Of Stone Circles and Keeping It Local
A whole new world is waiting to be discovered and its closer than you think.
I love to travel. I love the anticipation, of planning and packing, of deciding where to go and what to see; especially the excitement of taking off and landing in a new environment, ripe for exploration and new discoveries. But for my latest trip I took a different approach - I stayed local.
Last month I took some time for myself to refresh and renew. My plans were to rest and spend time with my family back home in the landscape where I grew up, Cape Cod. It was cold and stormy much of the time, and some may wonder why I didn't escape and go to sunny Florida or an island in the Bahamas instead. But to be honest, I was yearning to reconnect with the land of my birth - to sink back into the earth that first held me. It turned out that my visit became a sort of pilgrimage.
I discovered things about my homeland that took me completely by surprise.
Hidden away on Wing's Island, a wind-swept piece of land tucked between sea, sand and marsh, lurked something extraordinary. After walking across a narrow wooden path out to the island, I found myself being led down a sandy trail through a tunnel of underbrush... old and worn, shaped by man over decades and the elements for centuries. I had crossed over into a magical world, far from the hustle and bustle, and arrived in a land where the wind and sea rule with unforgiving force.
It came with a rush, my heart shocked into reverie.
Out of the blue, I spotted a stone circle tucked away just off the path in a clearing surrounded by oak, cedar and pitch pine.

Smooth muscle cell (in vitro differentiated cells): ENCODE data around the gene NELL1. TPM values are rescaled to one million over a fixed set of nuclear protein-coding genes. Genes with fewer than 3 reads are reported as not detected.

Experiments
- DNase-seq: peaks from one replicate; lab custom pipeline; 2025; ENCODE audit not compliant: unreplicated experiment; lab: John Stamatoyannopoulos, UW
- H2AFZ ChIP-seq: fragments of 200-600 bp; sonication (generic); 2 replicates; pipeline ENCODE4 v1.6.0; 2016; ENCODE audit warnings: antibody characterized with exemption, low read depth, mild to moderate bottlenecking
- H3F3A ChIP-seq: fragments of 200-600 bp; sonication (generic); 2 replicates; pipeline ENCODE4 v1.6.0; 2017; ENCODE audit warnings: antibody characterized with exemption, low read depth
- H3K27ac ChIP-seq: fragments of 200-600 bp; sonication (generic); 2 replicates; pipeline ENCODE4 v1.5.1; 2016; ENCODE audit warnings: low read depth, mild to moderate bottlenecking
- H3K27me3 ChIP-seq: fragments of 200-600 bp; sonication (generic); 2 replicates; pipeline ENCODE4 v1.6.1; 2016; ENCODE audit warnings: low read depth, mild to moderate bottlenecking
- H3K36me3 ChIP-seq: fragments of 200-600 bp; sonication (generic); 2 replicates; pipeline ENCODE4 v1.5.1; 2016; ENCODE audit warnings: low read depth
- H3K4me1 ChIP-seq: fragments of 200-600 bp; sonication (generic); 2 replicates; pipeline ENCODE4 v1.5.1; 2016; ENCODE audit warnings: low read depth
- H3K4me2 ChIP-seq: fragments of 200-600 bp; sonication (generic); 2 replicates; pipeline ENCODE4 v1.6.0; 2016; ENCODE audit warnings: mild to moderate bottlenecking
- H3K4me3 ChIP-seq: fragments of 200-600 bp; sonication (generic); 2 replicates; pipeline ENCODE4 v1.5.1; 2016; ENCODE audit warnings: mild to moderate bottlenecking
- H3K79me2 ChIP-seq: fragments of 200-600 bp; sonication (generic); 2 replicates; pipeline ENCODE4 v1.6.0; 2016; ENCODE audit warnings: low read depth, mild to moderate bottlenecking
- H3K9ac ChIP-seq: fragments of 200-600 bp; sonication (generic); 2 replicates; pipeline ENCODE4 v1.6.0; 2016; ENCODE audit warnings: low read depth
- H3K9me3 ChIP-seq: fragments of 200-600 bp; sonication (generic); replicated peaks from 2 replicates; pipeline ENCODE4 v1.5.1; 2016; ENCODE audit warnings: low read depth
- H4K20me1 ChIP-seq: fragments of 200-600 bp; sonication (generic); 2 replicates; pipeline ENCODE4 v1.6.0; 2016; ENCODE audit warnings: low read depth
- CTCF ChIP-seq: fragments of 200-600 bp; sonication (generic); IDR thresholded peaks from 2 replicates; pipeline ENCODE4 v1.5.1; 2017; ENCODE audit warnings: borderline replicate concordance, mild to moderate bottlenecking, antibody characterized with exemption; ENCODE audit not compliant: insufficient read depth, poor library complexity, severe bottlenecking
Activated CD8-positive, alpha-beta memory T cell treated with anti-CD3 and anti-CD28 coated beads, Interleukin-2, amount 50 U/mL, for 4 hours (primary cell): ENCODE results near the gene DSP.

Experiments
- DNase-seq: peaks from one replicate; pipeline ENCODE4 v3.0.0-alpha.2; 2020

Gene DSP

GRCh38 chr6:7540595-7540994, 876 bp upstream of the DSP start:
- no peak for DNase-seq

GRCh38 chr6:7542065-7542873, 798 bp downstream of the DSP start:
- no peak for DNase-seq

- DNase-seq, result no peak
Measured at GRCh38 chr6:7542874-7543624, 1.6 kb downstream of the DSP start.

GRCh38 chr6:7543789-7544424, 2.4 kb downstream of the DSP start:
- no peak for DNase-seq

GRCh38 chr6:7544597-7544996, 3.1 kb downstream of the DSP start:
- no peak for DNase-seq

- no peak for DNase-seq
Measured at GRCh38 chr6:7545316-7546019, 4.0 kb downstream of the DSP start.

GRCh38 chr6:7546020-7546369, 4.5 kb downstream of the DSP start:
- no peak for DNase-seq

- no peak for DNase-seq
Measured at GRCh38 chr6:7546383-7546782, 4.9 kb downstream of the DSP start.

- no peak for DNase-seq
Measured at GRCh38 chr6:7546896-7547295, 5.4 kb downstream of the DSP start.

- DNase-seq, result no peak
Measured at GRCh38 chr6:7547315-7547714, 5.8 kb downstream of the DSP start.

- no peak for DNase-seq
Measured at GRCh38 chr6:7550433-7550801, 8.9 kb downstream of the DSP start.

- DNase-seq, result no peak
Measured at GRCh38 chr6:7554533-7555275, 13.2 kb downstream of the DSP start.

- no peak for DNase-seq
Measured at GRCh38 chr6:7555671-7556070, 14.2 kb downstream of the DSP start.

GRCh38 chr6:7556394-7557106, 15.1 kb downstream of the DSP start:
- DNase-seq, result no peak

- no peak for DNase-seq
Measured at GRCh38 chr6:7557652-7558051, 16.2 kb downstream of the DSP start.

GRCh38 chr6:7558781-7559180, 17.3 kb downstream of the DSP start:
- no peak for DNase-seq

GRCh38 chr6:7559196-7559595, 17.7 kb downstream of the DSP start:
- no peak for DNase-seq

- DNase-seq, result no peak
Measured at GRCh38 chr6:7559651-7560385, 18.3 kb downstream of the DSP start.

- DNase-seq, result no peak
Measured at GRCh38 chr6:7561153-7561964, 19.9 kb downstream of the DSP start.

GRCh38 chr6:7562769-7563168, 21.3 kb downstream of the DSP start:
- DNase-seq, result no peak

Sachemas' Calendar is the name given to this stone circle, created by an artist in the 1990's to mark the path of the sun throughout the year, something the Native Americans who once lived here are believed to have done. The equinox and solstice sunrises and sunsets are marked with a standing stone, thereby anchoring these moments of time and their respective energies to the land.
Great Britain is famous for stone monuments including stone circles, burial cairns, standing stones, and dolmens to name just a few. Stonehenge and Avebury located in England, are two of the more well known stone monuments. Here in New England our ancestors built stone chambers and walls with celestial alinements, but you have to know where to look to find them, and stone circles are even harder to come by. So, with this understanding and appreciation of stone circles, I was incredibly excited to discover one right in my native landscape hidden away on a magical island.
This trip showed me how exciting and new a place you believe you knew well can become when you discover unknown treasures hidden there. I now want to learn more about the Native American history of this place and to explore the land from a geomantic perspective by dowsing what earth energies are present. I'm curious to see if there are water veins, energy leys, vortexes, and a power center there. I want to return to witness the sun rising and setting over the standing stones on equinox and solstice. This discovery has opened up new opportunities for deeper understanding, and with deeper understanding a renewed appreciation for my homeland.
We don't have to travel far to expand our horizons and see the world anew.
We tend to think we have to travel to some distant land to get a change of scenery or perspective. I agree this can be a fun and rewarding option, but it's not always necessary. Oftentimes traveling locally can have the same effect. When we set out to discover something new in our local area we open ourselves to being surprised, delighted and sometimes shocked by what we might find. There is something very fulfilling about learning more about our landscape of origin or the area where we live. A renewed sense of place and greater appreciation develops within us. We are blessed with a deeper knowing and we become more connected to the land and to life. This is exactly what happened for me when I discovered this beautiful stone circle on a windswept island on Cape Cod.
I encourage you to go local, to venture forth out your front